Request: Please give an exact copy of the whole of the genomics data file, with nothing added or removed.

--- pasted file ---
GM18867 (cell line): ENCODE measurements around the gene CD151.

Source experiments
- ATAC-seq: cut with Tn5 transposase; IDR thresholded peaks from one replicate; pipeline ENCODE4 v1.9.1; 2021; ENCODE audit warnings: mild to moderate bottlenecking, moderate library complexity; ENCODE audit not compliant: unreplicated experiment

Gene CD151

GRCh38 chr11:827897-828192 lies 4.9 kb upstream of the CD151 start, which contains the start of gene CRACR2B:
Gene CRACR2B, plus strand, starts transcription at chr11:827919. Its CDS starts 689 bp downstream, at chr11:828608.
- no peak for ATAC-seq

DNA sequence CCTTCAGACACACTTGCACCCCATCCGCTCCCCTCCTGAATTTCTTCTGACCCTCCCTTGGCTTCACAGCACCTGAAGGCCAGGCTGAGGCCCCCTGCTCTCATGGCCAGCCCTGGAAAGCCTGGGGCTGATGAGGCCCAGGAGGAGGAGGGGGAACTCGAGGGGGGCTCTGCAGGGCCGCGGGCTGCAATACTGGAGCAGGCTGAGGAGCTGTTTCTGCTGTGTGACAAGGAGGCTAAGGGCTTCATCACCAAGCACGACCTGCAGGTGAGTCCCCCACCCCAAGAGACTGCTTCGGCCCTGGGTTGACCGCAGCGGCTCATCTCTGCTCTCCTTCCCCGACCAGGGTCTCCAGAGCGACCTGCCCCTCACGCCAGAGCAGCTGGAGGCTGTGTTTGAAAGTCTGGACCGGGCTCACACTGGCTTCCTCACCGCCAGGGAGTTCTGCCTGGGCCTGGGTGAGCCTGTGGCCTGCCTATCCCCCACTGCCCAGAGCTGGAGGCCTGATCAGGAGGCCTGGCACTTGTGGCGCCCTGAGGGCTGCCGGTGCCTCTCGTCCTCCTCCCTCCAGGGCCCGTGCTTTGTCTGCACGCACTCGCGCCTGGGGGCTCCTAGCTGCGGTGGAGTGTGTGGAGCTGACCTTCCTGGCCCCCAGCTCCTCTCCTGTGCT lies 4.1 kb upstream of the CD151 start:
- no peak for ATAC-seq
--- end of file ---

GM18867 (cell line): ENCODE measurements around the gene CD151.

Source experiments
- ATAC-seq: cut with Tn5 transposase; IDR thresholded peaks from one replicate; pipeline ENCODE4 v1.9.1; 2021; ENCODE audit warnings: mild to moderate bottlenecking, moderate library complexity; ENCODE audit not compliant: unreplicated experiment

Gene CD151

GRCh38 chr11:827897-828192 lies 4.9 kb upstream of the CD151 start, which contains the start of gene CRACR2B:
Gene CRACR2B, plus strand, starts transcription at chr11:827919. Its CDS starts 689 bp downstream, at chr11:828608.
- no peak for ATAC-seq

DNA sequence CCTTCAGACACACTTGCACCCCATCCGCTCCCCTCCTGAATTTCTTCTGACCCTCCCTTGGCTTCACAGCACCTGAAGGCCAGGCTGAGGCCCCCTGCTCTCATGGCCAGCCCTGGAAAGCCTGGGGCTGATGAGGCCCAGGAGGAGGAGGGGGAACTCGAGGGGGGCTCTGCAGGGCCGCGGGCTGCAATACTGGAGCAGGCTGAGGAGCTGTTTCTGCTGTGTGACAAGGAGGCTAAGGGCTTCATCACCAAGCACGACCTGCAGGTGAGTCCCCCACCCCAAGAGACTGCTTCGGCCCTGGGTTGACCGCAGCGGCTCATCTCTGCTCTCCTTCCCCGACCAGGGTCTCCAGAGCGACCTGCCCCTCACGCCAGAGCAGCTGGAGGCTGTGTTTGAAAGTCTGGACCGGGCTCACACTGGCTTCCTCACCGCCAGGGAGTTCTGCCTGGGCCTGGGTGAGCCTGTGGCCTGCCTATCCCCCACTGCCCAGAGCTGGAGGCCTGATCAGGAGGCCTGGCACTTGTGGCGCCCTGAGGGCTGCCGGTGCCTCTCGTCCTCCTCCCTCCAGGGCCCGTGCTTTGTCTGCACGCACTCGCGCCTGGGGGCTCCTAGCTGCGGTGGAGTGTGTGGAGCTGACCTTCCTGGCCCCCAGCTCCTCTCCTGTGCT lies 4.1 kb upstream of the CD151 start:
- no peak for ATAC-seq